Notes from the Author

Notes from the Author

I’d like to invite you to imagine, for a minute, that doctors have told you that your child may never walk or talk. He may be institutionalized. He may never relate. He may never be able to tell you he loves you, may never want to. And now imagine that the world presents you with one possibility: proof that some children with his problem can be social, can be creative. He might even walk or talk. But there’s one catch: you’ll have to spend every waking moment of the next few year of your life with him. You’ll have to work like you’ve never worked before

Would you do it?

Such was the problem presented to me and my family in 1997 when we were told that our son showed some of the earliest signs of autism anyone had ever seen. By six months old, Walker could sometimes be found wildly thrashing about with frenzied body movements, other times limp and staring off into space. He seemed more beguiled by the light that flooded in from our windows than interested in his sister, Elizabeth, my husband Cliff, or me. We spent years working with him, using a then-controversial technique created by developmental psychiatrist Stanley Greenspan called DIR– which essentially meant that we had to work with our son creating juicy interactive moments several hours a day. We were exhausted, frazzled, but the results were remarkable. Our son Walker became more animated, empathic, charming, and outgoing than we imagined possible. I wrote a book about our experience called The Boy Who Loved Windows; Opening the Heart and Mind of a Child With Autism(De Capo 2003). Memoirist and O, The Oprah Magazine’s Martha Beck called the book Part Medical detective story, part testament to the power of love, all fascinating and beautifully written. A wonderful read.

When I began writing The Boy Who Loved Windows fifteen years ago, I found myself sometimes waking up with excitement in the middle of the night to write. I was sitting on one of the biggest stories of the new century and I knew it. The brain was being rethought. Having a baby with autism in a time when science knew how much the brain could learn and change, and when pioneers were just discovering how quickly it might be able to learn and change and “rewire,” was intoxicating. The book wove together reflections, personal drama (lost friendships; marital tensions; moments of connection), ideas, and facts about all the new research coming out, and speculations about their connections. Maybe one of the most important issues I dramatized was the story of how I learned about the sensitivity of people with autism.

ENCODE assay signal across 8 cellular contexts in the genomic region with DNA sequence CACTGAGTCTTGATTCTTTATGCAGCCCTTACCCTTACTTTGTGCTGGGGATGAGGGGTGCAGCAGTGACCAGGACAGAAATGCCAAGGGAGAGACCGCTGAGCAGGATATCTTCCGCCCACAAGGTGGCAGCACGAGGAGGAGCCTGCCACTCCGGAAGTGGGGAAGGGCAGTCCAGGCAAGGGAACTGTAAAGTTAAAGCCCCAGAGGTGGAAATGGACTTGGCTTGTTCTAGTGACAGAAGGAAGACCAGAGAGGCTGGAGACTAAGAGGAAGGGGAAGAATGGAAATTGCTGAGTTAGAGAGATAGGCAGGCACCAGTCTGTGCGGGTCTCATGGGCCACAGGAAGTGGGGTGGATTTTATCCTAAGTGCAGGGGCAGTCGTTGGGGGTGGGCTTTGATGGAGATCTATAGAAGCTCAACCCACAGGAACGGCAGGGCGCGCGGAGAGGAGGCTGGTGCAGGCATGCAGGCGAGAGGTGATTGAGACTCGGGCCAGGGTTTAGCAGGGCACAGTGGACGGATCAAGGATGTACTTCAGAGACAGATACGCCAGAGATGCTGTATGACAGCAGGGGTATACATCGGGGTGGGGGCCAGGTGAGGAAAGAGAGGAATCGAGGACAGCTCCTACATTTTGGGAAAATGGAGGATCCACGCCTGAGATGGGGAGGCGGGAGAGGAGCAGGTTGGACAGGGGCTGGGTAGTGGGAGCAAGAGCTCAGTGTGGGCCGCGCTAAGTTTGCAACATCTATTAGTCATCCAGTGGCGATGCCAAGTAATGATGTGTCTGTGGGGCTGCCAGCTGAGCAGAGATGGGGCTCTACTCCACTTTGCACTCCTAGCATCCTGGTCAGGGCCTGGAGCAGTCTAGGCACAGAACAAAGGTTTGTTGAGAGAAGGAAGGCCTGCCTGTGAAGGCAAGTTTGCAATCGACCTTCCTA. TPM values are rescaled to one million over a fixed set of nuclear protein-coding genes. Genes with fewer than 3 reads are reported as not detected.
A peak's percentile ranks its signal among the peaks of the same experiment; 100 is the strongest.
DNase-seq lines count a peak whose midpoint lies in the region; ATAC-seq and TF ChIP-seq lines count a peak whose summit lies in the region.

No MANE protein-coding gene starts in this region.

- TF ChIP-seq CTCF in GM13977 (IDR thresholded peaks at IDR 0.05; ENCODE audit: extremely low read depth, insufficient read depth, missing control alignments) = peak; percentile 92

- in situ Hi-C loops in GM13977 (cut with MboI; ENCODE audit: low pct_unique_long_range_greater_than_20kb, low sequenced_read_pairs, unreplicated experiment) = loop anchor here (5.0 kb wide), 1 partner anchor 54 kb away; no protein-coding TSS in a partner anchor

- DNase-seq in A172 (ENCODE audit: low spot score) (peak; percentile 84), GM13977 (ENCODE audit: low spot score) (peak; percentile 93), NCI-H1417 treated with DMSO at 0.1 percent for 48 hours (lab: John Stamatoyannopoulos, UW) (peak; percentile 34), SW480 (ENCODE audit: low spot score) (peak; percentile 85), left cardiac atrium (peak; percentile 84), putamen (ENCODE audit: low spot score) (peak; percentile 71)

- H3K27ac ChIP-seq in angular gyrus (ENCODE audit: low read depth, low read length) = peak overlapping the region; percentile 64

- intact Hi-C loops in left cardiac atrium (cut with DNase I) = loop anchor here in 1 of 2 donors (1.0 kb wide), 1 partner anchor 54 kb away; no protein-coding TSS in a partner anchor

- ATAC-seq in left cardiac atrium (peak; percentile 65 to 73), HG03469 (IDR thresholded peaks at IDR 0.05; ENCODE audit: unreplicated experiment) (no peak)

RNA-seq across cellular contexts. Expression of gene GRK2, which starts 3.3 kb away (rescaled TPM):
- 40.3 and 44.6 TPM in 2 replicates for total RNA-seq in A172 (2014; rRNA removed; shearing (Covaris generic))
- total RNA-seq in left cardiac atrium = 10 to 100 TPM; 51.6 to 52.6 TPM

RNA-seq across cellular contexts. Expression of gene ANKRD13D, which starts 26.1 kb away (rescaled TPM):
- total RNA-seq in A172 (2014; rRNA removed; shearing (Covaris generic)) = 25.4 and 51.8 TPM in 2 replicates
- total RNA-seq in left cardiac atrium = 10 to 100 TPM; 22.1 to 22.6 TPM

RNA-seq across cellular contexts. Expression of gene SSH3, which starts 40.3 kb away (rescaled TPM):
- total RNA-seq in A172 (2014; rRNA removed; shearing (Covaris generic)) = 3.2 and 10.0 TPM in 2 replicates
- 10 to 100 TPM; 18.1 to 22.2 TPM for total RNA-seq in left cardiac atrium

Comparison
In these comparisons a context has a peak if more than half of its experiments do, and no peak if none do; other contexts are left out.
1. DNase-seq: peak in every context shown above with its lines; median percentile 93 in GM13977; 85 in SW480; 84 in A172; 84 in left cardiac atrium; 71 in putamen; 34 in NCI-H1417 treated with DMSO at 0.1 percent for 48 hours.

Imagine your sensory world scrambled and unregulated, your auditory intake an incessant rock station – or worse, mere static –blasting in your ears. Imagine your kitchen light as bright as a searchlight, boring into your cornea every time you turn it on. Imagine yourself in clothes so irritating that they seem lined with metal scraping brushes.

The Boy Who Loved Windows is an invitation into a life and into a mind as it grows and changes. It inspires questions about how we become who we are, questions about identity and the brain, about experience and neurology, about the brain and personality.

By story’s end, my son was remarkably free of autistic symptoms – happy and living a typical life. Readers called me from all over the country crying over the phone. I had given a blow-by-blow description of how we took our baby and virtually “rewired” his brain so he could tolerate interaction, and emotionally learn and grow. I invite you into my world.

Readers often ask me two questions: “How is your son doing?” and “When are you going to write a sequel?” I am currently working on a sequel. My son is doing very well.

Some readers question if my son truly had autism, given that he was able to do so well after therapeutic intervention. One of the greatest myths about autism for a long time was that its deficits were hard-wired. For some children, it is far more difficult to overcome challenges to learning and changing. Yet, in recent years, the autism community has come to understand that recovery is possible. No psychiatrist or developmental specialist working with my son ever doubted that he was fighting autism. The question was never what was challenging his brain, but how far he could move beyond.